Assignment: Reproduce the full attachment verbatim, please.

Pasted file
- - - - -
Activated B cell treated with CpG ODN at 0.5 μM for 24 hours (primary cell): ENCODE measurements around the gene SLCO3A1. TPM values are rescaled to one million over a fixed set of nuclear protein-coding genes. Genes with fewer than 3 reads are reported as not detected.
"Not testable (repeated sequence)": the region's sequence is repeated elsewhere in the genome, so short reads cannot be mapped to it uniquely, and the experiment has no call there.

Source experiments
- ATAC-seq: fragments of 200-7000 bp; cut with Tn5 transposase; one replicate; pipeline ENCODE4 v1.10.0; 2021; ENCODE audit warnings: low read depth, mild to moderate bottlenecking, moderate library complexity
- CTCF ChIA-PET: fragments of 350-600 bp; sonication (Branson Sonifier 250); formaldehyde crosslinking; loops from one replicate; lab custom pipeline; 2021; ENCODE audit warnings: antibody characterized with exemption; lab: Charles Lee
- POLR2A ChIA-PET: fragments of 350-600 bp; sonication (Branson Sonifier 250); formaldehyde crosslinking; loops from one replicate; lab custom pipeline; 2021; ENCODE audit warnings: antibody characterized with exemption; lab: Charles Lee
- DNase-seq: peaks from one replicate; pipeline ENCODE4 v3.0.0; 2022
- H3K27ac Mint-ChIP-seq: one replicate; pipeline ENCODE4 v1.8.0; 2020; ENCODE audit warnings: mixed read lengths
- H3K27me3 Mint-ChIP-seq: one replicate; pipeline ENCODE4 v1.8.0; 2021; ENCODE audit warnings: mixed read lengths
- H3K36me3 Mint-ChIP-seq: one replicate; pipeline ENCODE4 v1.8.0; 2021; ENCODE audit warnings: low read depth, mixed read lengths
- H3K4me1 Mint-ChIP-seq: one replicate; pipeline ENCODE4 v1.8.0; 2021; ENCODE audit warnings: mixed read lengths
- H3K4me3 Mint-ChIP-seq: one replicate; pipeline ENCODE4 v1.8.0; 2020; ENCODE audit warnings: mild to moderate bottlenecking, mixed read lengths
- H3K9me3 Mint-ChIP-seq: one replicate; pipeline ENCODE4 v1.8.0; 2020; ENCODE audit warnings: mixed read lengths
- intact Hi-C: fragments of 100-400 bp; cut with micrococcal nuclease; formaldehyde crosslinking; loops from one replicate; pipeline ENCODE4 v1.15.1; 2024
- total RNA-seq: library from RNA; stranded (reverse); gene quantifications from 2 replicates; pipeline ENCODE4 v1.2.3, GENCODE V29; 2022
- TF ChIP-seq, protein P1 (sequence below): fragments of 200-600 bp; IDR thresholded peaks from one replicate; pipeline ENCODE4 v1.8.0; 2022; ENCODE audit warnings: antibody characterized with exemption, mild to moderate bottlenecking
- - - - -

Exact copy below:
Activated B cell treated with CpG ODN at 0.5 μM for 24 hours (primary cell): ENCODE measurements around the gene SLCO3A1. TPM values are rescaled to one million over a fixed set of nuclear protein-coding genes. Genes with fewer than 3 reads are reported as not detected.
"Not testable (repeated sequence)": the region's sequence is repeated elsewhere in the genome, so short reads cannot be mapped to it uniquely, and the experiment has no call there.

Source experiments
- ATAC-seq: fragments of 200-7000 bp; cut with Tn5 transposase; one replicate; pipeline ENCODE4 v1.10.0; 2021; ENCODE audit warnings: low read depth, mild to moderate bottlenecking, moderate library complexity
- CTCF ChIA-PET: fragments of 350-600 bp; sonication (Branson Sonifier 250); formaldehyde crosslinking; loops from one replicate; lab custom pipeline; 2021; ENCODE audit warnings: antibody characterized with exemption; lab: Charles Lee
- POLR2A ChIA-PET: fragments of 350-600 bp; sonication (Branson Sonifier 250); formaldehyde crosslinking; loops from one replicate; lab custom pipeline; 2021; ENCODE audit warnings: antibody characterized with exemption; lab: Charles Lee
- DNase-seq: peaks from one replicate; pipeline ENCODE4 v3.0.0; 2022
- H3K27ac Mint-ChIP-seq: one replicate; pipeline ENCODE4 v1.8.0; 2020; ENCODE audit warnings: mixed read lengths
- H3K27me3 Mint-ChIP-seq: one replicate; pipeline ENCODE4 v1.8.0; 2021; ENCODE audit warnings: mixed read lengths
- H3K36me3 Mint-ChIP-seq: one replicate; pipeline ENCODE4 v1.8.0; 2021; ENCODE audit warnings: low read depth, mixed read lengths
- H3K4me1 Mint-ChIP-seq: one replicate; pipeline ENCODE4 v1.8.0; 2021; ENCODE audit warnings: mixed read lengths
- H3K4me3 Mint-ChIP-seq: one replicate; pipeline ENCODE4 v1.8.0; 2020; ENCODE audit warnings: mild to moderate bottlenecking, mixed read lengths
- H3K9me3 Mint-ChIP-seq: one replicate; pipeline ENCODE4 v1.8.0; 2020; ENCODE audit warnings: mixed read lengths
- intact Hi-C: fragments of 100-400 bp; cut with micrococcal nuclease; formaldehyde crosslinking; loops from one replicate; pipeline ENCODE4 v1.15.1; 2024
- total RNA-seq: library from RNA; stranded (reverse); gene quantifications from 2 replicates; pipeline ENCODE4 v1.2.3, GENCODE V29; 2022
- TF ChIP-seq, protein P1 (sequence below): fragments of 200-600 bp; IDR thresholded peaks from one replicate; pipeline ENCODE4 v1.8.0; 2022; ENCODE audit warnings: antibody characterized with exemption, mild to moderate bottlenecking